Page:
Despite the proliferation of multimedia content on the Internet, instant message applications remain predominantly textual, with photographs the most typical multimedia content. Text requires more time to type than to read—particularly on a mobile device—which limits the number of messages sent and, from the standpoint of recipients, limits the number of incoming messages. Text and photographs are skimmable; without reading every word or studying every image, recipients recognize interesting content in a swiftly flowing stream. Practical limits on content production, and the possibility of selective and rapid content consumption, have been advantageous to instant messaging of text and photography.

Audio and video recordings can require less time to create than text messages, and offer potentially rich and personalized content; but take longer for a recipient to experience and interpret than text or photography. There is no practical way to skim audio or video recordings for interesting content. Instant messaging applications that support audio or video messages typically treat the content as supplementary; the most common lower-level user interface embeds media play buttons in a stream of skimmable text that provides context and rationale to push individual play buttons.

Attempts in the prior art to put audio or video recordings at the forefront of instant messaging have been problematic. Audio or video messages delivered in any significant volume, without accompanying skimmable content, quickly accumulate into unmanageable reservoirs akin to the “full voicemail box” in telephony. Users are reluctant to send audio or video recordings, not knowing whether a message will be played or left to accumulate, or whether more important or more current information will soon be available to send. The more messages sent, the harder to hold a near real-time conversation when the opportunity arises. If a recipient responds to messages played in chronological order, any backlog renders the communication asynchronous, even when both parties are simultaneously attentive and engaged. If a recipient responds to messages played in reverse chronological order, it disrupts the natural flow of conversation. Explicit threading of audio or video messages, without accompanying skimmable content, is difficult and of lesser value than in text messaging; if a newly received audio or video message relates to an older such message, the recipient often must replay it to appreciate the context.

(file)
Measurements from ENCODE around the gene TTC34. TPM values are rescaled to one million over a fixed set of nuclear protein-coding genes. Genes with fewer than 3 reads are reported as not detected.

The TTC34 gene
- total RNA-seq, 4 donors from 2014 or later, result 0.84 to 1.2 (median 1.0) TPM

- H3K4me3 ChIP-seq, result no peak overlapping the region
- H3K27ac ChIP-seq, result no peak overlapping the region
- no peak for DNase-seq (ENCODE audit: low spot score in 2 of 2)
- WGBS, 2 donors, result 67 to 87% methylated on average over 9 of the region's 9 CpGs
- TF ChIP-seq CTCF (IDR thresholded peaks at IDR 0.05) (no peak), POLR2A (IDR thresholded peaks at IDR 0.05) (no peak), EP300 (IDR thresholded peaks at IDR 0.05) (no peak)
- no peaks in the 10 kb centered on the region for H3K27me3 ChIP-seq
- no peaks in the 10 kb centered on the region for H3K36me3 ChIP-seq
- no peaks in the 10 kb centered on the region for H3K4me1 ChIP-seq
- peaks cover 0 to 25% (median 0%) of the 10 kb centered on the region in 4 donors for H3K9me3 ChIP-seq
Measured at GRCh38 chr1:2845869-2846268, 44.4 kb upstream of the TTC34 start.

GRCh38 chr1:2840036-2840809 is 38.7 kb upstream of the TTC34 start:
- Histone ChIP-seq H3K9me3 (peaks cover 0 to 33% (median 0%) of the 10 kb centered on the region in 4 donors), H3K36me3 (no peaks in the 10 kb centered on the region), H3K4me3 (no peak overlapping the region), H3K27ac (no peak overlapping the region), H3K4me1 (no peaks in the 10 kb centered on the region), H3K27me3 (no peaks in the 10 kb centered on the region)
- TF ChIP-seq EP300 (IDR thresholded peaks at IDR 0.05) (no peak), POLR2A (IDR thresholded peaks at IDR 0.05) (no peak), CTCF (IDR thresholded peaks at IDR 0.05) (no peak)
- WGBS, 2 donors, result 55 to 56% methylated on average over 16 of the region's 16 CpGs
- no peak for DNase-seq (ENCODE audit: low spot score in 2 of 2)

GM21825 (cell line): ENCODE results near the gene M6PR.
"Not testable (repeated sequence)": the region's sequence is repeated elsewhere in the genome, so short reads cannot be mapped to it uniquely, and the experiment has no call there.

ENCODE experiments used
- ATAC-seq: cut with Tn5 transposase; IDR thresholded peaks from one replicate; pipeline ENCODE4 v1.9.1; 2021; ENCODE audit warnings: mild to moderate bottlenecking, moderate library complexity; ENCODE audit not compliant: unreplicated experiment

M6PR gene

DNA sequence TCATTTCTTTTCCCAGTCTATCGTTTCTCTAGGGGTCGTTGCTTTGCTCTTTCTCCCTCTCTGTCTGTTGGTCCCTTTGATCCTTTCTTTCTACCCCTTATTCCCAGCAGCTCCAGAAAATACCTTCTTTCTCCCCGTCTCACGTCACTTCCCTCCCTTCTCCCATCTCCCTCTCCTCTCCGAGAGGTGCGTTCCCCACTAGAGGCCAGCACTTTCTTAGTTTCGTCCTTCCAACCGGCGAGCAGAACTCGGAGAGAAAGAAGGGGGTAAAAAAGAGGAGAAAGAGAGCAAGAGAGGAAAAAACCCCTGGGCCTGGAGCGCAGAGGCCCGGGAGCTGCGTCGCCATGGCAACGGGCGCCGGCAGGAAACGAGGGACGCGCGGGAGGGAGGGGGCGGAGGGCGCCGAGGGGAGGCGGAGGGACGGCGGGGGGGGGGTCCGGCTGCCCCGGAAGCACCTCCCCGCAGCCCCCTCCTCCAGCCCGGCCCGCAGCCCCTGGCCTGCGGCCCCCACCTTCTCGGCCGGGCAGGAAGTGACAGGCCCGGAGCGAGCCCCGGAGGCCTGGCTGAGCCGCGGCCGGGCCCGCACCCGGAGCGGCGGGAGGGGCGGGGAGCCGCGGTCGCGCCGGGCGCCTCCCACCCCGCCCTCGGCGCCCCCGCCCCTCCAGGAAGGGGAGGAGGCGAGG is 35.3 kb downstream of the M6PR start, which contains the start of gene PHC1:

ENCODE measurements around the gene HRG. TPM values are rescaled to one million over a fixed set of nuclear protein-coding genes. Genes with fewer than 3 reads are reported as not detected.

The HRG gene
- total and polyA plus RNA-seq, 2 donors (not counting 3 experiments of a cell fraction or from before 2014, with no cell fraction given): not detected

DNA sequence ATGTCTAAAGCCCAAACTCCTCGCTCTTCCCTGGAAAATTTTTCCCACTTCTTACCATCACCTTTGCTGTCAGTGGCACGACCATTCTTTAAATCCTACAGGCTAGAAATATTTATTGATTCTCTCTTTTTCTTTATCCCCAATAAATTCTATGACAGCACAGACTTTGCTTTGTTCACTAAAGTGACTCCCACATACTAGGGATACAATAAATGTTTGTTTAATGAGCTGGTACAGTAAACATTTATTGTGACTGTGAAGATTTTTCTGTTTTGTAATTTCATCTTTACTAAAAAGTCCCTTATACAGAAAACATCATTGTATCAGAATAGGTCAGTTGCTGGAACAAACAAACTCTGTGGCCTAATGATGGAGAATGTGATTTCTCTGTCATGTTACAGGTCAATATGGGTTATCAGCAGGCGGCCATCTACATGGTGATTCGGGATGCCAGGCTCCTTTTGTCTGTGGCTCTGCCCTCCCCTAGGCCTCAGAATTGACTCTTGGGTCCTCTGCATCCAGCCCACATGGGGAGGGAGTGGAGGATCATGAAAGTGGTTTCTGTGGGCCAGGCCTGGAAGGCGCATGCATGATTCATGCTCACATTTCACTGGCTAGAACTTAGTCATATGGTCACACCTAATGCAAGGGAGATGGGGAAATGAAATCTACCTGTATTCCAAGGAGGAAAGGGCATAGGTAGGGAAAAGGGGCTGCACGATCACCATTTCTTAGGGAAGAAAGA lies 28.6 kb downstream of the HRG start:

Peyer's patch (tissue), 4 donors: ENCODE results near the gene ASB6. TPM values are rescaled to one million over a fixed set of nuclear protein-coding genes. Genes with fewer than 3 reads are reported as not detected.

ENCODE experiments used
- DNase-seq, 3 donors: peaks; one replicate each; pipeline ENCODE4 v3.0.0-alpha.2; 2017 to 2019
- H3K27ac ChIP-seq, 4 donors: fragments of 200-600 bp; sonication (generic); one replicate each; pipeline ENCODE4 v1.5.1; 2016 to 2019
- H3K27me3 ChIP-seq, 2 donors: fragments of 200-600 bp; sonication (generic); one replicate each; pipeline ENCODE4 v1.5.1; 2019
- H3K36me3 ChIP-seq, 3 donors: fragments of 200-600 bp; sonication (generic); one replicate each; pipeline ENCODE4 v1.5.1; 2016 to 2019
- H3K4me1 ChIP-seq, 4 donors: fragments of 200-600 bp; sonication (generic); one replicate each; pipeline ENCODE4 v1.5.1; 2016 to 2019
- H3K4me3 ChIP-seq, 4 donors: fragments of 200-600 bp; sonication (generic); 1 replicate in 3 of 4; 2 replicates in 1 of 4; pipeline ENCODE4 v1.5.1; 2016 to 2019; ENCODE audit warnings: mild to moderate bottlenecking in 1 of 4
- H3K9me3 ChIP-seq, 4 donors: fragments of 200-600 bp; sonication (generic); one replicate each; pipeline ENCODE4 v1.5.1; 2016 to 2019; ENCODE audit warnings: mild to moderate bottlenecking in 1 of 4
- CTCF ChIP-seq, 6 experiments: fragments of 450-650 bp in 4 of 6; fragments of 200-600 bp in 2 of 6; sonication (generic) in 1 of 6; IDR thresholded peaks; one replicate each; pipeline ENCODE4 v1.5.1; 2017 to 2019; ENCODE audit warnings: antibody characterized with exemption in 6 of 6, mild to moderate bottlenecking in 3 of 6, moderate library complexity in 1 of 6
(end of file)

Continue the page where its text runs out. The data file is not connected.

BRIEF SUMMARY OF THE INVENTION

The following presents a simplified summary of the disclosure in order to provide a basic understanding of some aspects. It is not intended to identify key or critical elements of the disclosure or to delineate the scope of the disclosure. It merely presents some concepts of the disclosure in a simplified form as a prelude to the more detailed description provided below.